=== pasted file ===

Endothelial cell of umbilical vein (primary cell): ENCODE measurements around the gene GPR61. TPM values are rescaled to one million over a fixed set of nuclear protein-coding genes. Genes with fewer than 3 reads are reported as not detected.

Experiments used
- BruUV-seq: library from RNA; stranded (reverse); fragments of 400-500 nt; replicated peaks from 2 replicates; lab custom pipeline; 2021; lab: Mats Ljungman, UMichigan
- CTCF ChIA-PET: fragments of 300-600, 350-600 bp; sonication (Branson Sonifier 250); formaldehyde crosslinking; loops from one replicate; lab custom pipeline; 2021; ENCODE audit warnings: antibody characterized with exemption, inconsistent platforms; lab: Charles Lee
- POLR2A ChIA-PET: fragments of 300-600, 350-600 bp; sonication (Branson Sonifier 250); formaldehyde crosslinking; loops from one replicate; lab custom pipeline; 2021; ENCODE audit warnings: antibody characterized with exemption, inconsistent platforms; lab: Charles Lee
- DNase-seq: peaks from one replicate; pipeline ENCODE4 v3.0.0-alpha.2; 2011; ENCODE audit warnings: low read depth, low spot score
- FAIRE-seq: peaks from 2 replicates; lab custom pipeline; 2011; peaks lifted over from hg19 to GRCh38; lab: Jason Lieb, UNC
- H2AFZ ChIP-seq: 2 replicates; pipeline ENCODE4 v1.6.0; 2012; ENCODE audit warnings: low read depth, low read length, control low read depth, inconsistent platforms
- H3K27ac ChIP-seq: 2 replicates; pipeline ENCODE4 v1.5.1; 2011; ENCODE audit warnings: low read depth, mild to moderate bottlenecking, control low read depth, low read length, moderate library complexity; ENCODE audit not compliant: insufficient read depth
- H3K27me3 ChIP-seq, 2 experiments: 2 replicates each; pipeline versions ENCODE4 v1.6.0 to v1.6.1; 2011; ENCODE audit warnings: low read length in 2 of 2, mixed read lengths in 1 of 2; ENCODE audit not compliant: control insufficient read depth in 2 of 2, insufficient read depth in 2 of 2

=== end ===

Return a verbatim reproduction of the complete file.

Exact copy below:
Endothelial cell of umbilical vein (primary cell): ENCODE measurements around the gene GPR61. TPM values are rescaled to one million over a fixed set of nuclear protein-coding genes. Genes with fewer than 3 reads are reported as not detected.

Experiments used
- BruUV-seq: library from RNA; stranded (reverse); fragments of 400-500 nt; replicated peaks from 2 replicates; lab custom pipeline; 2021; lab: Mats Ljungman, UMichigan
- CTCF ChIA-PET: fragments of 300-600, 350-600 bp; sonication (Branson Sonifier 250); formaldehyde crosslinking; loops from one replicate; lab custom pipeline; 2021; ENCODE audit warnings: antibody characterized with exemption, inconsistent platforms; lab: Charles Lee
- POLR2A ChIA-PET: fragments of 300-600, 350-600 bp; sonication (Branson Sonifier 250); formaldehyde crosslinking; loops from one replicate; lab custom pipeline; 2021; ENCODE audit warnings: antibody characterized with exemption, inconsistent platforms; lab: Charles Lee
- DNase-seq: peaks from one replicate; pipeline ENCODE4 v3.0.0-alpha.2; 2011; ENCODE audit warnings: low read depth, low spot score
- FAIRE-seq: peaks from 2 replicates; lab custom pipeline; 2011; peaks lifted over from hg19 to GRCh38; lab: Jason Lieb, UNC
- H2AFZ ChIP-seq: 2 replicates; pipeline ENCODE4 v1.6.0; 2012; ENCODE audit warnings: low read depth, low read length, control low read depth, inconsistent platforms
- H3K27ac ChIP-seq: 2 replicates; pipeline ENCODE4 v1.5.1; 2011; ENCODE audit warnings: low read depth, mild to moderate bottlenecking, control low read depth, low read length, moderate library complexity; ENCODE audit not compliant: insufficient read depth
- H3K27me3 ChIP-seq, 2 experiments: 2 replicates each; pipeline versions ENCODE4 v1.6.0 to v1.6.1; 2011; ENCODE audit warnings: low read length in 2 of 2, mixed read lengths in 1 of 2; ENCODE audit not compliant: control insufficient read depth in 2 of 2, insufficient read depth in 2 of 2